Summary of articles in International Molinology No 105 which were published in December 2022
Bulgarian Mid-Term Tour: 23 September to 1 October and 9 October to 17 October 2022.
The first 14 pages of the journal are dedicated to a report on the first of these tours, written by the Editor. The party visited a number of watermills, mainly around four settlements; Egrek, Shumnatitsa, Voneshta Voda and Potok. These included small grain mills, some still in use during the wet season, but also two sawmills, and at Kalofer and Zlatograd they viewed grain/fulling mill complexes. Other highlights included a visit to the very early Neolithic house site at Zlatograd (complete with in-situ saddle querns), and a walnut oil mill at Kazanlack. One whole day was spent viewing the mill exhibits of the ETAR Open-air Museum at Gabrovo, the working location of our host Rostsa Bineva. Here are working grain mills, water-powered lathes, a fulling mill, sawmill, walnut-oil mill, fulling tubs and a unique braid making mill powered by 9 horizontal wheels.
'Ebbs and flows of a Cape Cod tide mill: investment, innovation and community' by Timothy J. Richards.
This article charts the movement from windmills to tide mills in New England, and the rise and fall of one such mill, from c.1790 to 1860. The mill was built under shared ownership, but after 1820 growth of the community required that the mill be upgraded with an early type of turbine (a 'reaction' wheel). The mill was abandoned earlier than most tide mills due to loss of the harbour and decline of the local fishing fleet.
'Xuchimangas mills: analysis of a Jesuit hydraulic system in old colonial Mexico' by Tarsicio Pastrana Salcedo.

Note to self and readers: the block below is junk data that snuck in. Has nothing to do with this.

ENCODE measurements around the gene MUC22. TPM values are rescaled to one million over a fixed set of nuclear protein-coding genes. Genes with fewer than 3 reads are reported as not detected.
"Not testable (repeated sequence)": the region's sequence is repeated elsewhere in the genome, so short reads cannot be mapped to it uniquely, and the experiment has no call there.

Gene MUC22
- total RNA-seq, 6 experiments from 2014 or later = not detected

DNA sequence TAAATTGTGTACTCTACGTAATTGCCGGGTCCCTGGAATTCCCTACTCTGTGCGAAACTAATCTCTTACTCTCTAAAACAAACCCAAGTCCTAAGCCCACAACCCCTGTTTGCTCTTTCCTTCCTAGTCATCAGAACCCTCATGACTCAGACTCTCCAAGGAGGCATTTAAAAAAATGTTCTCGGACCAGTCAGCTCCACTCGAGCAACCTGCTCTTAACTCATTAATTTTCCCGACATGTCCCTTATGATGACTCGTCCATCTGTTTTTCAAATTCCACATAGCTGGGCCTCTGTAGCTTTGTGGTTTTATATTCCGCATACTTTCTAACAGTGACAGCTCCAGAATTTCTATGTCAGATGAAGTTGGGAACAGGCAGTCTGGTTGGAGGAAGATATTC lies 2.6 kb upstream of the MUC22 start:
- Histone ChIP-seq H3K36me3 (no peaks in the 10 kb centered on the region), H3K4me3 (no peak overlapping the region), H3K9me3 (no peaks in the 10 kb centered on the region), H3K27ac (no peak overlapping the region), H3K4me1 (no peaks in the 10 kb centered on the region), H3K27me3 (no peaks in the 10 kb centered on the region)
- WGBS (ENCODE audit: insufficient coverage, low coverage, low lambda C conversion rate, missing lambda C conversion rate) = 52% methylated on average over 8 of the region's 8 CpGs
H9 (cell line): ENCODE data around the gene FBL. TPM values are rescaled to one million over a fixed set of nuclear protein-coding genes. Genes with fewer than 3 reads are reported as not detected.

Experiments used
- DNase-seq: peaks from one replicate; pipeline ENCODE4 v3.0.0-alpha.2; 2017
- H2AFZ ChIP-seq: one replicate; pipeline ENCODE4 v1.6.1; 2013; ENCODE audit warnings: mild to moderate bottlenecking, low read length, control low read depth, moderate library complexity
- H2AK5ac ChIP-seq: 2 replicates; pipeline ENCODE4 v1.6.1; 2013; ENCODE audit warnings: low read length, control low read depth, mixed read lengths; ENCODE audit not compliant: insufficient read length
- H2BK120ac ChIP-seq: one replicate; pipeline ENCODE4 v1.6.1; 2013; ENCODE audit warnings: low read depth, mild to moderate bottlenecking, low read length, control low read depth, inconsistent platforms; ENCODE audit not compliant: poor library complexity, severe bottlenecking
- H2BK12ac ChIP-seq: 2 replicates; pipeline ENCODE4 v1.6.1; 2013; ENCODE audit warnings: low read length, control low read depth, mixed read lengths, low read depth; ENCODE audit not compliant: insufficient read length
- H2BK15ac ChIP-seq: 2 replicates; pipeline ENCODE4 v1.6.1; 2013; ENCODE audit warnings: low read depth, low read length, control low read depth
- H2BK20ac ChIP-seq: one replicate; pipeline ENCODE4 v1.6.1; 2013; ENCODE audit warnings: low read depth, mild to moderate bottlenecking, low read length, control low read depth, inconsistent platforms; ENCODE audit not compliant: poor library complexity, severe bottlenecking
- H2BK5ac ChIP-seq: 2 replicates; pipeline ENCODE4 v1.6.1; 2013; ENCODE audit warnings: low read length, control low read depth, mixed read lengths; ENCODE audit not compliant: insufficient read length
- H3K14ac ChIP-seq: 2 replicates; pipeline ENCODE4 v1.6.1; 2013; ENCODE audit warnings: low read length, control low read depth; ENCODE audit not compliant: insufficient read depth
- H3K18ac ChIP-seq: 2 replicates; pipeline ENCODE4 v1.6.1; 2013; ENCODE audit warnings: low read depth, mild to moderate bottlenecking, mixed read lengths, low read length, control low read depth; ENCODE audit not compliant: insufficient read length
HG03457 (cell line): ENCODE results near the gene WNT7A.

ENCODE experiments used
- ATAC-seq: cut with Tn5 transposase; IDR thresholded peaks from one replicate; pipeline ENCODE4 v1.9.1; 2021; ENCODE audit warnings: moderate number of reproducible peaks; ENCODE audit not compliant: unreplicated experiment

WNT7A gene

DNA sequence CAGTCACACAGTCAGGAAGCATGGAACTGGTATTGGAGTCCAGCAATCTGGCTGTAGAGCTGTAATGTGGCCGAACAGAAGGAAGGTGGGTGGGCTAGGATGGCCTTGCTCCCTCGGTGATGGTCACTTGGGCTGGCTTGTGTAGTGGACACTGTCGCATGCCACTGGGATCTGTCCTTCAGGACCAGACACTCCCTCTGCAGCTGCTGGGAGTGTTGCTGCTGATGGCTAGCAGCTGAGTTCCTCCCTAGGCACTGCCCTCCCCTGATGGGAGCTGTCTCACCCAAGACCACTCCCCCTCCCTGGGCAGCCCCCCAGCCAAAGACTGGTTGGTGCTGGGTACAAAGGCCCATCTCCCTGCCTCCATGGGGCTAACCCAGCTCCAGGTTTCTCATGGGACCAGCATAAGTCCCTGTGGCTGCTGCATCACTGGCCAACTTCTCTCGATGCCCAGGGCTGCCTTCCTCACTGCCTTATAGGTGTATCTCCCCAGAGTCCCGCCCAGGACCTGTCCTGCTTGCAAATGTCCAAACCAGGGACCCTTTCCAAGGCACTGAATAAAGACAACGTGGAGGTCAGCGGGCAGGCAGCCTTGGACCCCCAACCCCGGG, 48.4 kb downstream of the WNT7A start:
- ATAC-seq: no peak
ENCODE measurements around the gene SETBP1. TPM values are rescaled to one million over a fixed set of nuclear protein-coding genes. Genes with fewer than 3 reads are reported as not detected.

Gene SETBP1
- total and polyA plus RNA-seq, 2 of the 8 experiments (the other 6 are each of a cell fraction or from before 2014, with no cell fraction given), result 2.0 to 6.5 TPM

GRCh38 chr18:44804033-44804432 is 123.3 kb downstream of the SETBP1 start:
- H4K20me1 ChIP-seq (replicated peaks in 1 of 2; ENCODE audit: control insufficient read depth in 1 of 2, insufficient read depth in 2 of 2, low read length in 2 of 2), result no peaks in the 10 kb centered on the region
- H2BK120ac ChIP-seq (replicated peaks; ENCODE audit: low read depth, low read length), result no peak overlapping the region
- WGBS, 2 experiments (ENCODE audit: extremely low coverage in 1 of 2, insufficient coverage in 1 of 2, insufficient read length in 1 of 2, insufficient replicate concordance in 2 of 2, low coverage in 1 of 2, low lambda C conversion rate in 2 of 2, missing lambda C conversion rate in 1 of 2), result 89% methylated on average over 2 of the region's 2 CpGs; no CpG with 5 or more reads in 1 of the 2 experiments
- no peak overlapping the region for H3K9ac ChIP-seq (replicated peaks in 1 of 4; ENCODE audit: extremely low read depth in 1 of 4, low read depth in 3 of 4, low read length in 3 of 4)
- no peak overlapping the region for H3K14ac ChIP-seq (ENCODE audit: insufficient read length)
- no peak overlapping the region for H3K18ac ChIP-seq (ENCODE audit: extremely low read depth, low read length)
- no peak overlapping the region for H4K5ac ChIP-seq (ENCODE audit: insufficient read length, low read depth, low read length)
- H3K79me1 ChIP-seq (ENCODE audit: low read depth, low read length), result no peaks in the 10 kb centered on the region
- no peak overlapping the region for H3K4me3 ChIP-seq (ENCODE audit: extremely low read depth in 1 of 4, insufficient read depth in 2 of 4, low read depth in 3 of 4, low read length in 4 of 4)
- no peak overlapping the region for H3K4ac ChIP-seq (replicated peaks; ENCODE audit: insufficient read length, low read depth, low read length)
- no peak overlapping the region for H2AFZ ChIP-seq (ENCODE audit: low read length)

This mill complex was built by Jesuits to serve an educational establishment in Tepotzotlán, Mexico, 45 kilometres north of Mexico City. The author has made a detailed study of the remains, including the associated hydraulic engineering for the water supply system which served the seven mills. There then follows a hypothesis for the architectural evolution of one of these mills.
'Is the development of the windmill in Western Europe independent from that of the Eastern (Sistan) windmill?' by Tarcis van Berge Henegouwen.
The author charts the rise and expansion of the Islamic Caliphates which promoted new learning and technology, including reports on the horizontal windmills of Sistan. The attempts by Islamic armies to gain a foothold in Italy prompted the hiring of Norman mercenaries who eventually took over Southern Italy and Sicily. This new kingdom was diverse in outlook, and King Roger II invited Al-Idrisi to his court. Here he wrote his great book, in 1164, which could have influenced contemporaneous Norman mill building around the English Channel.
Also included in this edition of International Molinology are an obituary to Tim Booth and a book review, by Graham Hackney, on ‘Windmills of Central Europe and beyond’ by Bill Bignell..